This of course is an economic benefit as inefficiencies of any kind are greatly amplified when operating long distances from supply centers. They were the first major lodges to convert to solar power, fly out all trash to recycle, compost for local garden etc. The greatest drive though to minimize any impact on our pristine environment is garnered from over eighty years of family living and observations in the Arctic which has had a huge impact on how we operate. When your home is a wilderness paradise you make every effort to keep it that way so we have always been the “greenest” lodge in the Canadian Arctic and hope to keep raising the bar!

What are the average temperatures for your tours?
The average Churchill temperatures in Celsius are as follows:

July: High 17  Low 6
August:   High 17 Low 6
October: High 1 Low -7
November: High -11 Low -18

The climate at our lodges is heavily influenced by Hudson Bay, and variations from the above averages are common. They can also occur quickly and with some intensity! Our packing lists have been selected to ensure that you are well equipped to handle any unexpected weather changes you might experience during your visit.

What do I need to bring?
All of our lodges are in remote locations and a long way from the nearest shopping centre! It is very important that you pack carefully, and in particular, make sure that you have any required medications packed in your carry-on bag.  The climate along the Hudson Bay coast can be highly variable and weather can change from one hour to the next. It is recommended that you dress in layers so that you can adjust your comfort during your excursions from the Lodge as required. We have prepared a detailed list of items that should be considered during your packing. To download this list, please click this link. What to Bring Checklist – Churchill Wild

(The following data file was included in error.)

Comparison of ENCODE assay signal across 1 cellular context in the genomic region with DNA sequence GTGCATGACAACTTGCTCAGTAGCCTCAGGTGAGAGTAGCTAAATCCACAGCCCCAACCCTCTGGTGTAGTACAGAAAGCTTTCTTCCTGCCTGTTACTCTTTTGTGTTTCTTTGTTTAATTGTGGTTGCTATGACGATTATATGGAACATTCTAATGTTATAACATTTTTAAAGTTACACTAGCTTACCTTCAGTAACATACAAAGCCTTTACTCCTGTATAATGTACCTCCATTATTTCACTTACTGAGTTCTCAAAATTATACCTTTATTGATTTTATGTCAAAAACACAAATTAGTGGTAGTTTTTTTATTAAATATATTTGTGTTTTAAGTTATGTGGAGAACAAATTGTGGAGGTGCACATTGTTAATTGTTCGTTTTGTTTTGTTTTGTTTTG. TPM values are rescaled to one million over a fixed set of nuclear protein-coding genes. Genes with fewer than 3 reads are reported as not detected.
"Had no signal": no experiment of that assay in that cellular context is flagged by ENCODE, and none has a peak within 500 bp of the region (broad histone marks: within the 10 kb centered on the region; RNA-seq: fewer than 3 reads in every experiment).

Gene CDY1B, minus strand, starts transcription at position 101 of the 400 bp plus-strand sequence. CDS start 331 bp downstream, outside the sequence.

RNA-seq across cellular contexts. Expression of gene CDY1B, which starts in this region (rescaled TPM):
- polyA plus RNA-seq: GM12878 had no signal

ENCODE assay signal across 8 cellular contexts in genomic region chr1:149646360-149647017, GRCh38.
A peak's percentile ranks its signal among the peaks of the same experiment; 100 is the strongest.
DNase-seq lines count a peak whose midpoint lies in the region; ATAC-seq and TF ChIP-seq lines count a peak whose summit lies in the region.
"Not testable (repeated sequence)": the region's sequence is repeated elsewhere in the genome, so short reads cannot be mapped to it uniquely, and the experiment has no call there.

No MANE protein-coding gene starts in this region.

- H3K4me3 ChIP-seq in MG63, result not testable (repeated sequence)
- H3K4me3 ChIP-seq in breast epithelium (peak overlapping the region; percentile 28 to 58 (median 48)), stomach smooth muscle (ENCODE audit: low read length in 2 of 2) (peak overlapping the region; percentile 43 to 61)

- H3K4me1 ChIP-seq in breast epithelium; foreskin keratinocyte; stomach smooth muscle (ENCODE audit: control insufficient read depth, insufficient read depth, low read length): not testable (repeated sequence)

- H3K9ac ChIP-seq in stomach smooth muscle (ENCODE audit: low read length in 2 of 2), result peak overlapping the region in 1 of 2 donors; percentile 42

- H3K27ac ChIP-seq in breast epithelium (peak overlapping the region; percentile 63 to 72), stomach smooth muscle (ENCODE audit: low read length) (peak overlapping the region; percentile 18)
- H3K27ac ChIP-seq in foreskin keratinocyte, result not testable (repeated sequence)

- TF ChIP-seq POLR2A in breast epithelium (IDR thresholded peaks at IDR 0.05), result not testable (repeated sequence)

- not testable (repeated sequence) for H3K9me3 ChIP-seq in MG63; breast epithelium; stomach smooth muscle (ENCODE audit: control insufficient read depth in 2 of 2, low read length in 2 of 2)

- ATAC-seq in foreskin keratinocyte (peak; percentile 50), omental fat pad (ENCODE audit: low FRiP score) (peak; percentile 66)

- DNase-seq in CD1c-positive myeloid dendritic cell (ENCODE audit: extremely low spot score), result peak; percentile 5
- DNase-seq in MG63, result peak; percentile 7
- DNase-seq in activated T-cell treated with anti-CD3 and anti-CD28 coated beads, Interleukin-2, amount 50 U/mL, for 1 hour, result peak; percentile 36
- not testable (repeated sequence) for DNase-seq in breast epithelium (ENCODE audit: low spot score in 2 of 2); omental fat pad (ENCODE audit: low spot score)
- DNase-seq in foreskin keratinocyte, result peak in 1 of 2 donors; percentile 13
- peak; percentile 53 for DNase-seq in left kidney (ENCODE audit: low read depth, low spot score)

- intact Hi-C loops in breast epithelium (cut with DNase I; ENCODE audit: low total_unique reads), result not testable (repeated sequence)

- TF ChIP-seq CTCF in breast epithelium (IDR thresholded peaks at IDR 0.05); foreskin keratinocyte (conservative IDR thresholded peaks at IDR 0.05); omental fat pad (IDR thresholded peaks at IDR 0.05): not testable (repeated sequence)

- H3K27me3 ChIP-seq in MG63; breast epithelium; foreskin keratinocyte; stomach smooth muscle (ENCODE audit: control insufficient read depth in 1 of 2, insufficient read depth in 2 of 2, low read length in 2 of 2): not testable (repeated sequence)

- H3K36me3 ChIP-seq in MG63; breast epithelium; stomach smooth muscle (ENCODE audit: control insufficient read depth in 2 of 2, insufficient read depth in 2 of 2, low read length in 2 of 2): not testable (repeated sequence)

Is there a phone or internet that we can use?
Yes, you don’t have to be completely out of touch (unless you want to be).  We do have a satellite phone at the lodge which can be used for emergencies.  We also have satellite Internet that you can access anytime, although the service has a limited bandwidth and is not suitable for large volume transmissions.

Can I book as a single?
Our rates are based on two people occupying a room, but private rooms are available at additional cost.  Alternatively, if you are willing to share accommodations, we will arrange for a same-gender roommate accordingly.

How strenuous is the hiking terrain?
Great grandparents and great grandchildren alike have roamed these paths. The ground is rocky/spongy tundra or snow. Your hikes are on level ground so there are no steep hills or mountains to climb. A good pair of hiking boots or supportive winter boots will greatly enhance your ability to move along the trails. Some hikes occur on the tidal flats and there are areas where the footing can be muddy, or where you will be using our rubber boots (provided) to wade through shallow tides. During the October and November adventures, there is frequently some amount of snow cover. This will require you to walk through packed snow, but also offers you the chance of occasionally trailblazing if you volunteer for the front of the line!

What is the minimum age?
Due to the physical nature of our safaris we suggest that children be a minimum of 8 years old. Please realize that this is a remote Lodge where they will be expected to remain indoors when the group is not on outings. Your child must be supervised (by you) at all times. Considerations for children under our minimum age are made on an individual basis. Please inquire about our rates for children.

How long is the flight to the lodge?